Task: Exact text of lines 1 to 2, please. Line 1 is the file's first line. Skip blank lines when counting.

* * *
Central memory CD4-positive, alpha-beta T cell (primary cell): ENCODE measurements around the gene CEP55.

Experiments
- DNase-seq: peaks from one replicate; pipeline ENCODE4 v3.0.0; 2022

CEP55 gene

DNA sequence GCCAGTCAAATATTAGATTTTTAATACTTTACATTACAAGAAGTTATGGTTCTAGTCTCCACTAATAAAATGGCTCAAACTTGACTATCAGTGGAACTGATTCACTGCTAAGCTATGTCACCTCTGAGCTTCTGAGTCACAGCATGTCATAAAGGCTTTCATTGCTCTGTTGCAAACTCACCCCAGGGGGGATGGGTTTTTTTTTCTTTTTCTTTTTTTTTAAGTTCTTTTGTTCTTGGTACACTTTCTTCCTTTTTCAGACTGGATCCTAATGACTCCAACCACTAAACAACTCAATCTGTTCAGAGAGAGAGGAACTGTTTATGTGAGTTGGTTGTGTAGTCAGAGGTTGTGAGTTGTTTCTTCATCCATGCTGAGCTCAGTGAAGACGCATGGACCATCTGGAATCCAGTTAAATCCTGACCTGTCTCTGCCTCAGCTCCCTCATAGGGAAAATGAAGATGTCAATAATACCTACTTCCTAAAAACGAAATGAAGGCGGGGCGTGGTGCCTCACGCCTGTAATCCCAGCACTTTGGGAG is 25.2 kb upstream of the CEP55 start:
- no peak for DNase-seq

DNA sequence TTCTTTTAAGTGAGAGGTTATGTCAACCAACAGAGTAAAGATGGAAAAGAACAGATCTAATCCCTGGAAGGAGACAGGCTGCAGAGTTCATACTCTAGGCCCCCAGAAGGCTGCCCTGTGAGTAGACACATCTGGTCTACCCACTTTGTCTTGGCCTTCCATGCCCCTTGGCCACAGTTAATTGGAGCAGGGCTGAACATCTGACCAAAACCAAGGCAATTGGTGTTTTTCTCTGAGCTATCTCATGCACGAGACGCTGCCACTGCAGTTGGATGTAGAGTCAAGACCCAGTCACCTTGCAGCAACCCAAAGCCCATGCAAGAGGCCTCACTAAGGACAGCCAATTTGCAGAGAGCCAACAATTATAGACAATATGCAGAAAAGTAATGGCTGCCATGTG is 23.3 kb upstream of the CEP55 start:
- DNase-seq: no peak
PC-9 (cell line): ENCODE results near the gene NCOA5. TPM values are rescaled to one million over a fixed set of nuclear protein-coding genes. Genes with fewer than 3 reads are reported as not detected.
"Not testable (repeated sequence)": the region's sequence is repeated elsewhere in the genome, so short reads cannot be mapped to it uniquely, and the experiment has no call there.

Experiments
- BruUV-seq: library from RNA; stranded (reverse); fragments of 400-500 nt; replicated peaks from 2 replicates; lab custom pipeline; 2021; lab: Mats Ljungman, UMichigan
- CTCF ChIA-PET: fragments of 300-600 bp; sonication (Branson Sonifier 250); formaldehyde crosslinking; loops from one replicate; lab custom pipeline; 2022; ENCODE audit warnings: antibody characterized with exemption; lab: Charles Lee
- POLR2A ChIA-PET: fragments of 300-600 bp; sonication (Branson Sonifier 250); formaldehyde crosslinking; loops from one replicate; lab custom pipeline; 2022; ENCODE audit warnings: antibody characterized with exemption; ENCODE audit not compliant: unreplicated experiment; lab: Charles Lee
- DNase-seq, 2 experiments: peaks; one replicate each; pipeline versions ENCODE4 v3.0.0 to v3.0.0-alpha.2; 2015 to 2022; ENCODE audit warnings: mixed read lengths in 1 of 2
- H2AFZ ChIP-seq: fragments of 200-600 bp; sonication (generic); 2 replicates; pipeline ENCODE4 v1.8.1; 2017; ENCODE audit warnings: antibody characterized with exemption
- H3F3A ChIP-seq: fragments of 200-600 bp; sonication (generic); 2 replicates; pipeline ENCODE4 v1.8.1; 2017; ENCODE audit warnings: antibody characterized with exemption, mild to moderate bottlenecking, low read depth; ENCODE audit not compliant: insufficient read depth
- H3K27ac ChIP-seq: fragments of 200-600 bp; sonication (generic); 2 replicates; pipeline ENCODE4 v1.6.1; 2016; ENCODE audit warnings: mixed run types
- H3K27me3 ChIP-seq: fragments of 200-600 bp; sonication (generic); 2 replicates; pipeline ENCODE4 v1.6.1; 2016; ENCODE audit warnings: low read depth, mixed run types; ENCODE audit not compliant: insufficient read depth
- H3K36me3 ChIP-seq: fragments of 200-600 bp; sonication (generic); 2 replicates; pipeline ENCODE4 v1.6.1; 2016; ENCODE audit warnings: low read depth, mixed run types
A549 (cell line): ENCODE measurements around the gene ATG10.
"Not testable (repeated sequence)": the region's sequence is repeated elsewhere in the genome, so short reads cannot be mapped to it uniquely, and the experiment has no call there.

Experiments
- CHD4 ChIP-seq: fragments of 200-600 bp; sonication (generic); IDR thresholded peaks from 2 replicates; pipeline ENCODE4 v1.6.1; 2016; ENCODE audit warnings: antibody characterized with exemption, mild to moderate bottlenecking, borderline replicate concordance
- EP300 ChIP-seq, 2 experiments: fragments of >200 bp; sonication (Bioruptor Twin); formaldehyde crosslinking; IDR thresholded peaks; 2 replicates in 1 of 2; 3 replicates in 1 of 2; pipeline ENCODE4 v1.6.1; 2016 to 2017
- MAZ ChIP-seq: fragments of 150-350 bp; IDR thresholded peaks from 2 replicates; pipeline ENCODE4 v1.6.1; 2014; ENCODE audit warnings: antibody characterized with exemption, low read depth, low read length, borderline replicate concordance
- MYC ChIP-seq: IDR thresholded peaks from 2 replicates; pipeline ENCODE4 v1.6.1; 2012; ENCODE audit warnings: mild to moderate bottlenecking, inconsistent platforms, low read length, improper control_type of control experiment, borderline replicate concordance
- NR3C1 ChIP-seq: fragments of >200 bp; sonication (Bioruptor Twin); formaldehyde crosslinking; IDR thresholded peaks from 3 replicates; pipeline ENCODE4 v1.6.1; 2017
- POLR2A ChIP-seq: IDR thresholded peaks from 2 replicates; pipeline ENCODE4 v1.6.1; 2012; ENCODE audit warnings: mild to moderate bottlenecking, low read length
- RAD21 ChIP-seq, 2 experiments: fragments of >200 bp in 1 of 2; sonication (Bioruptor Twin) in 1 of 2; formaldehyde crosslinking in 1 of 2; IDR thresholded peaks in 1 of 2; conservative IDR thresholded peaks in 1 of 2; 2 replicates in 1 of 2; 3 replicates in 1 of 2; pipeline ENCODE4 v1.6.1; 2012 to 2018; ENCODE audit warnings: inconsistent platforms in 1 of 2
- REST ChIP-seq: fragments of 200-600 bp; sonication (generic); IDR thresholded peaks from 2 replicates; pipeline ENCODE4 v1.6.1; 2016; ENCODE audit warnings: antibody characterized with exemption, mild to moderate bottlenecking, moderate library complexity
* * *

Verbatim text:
Central memory CD4-positive, alpha-beta T cell (primary cell): ENCODE measurements around the gene CEP55.

Experiments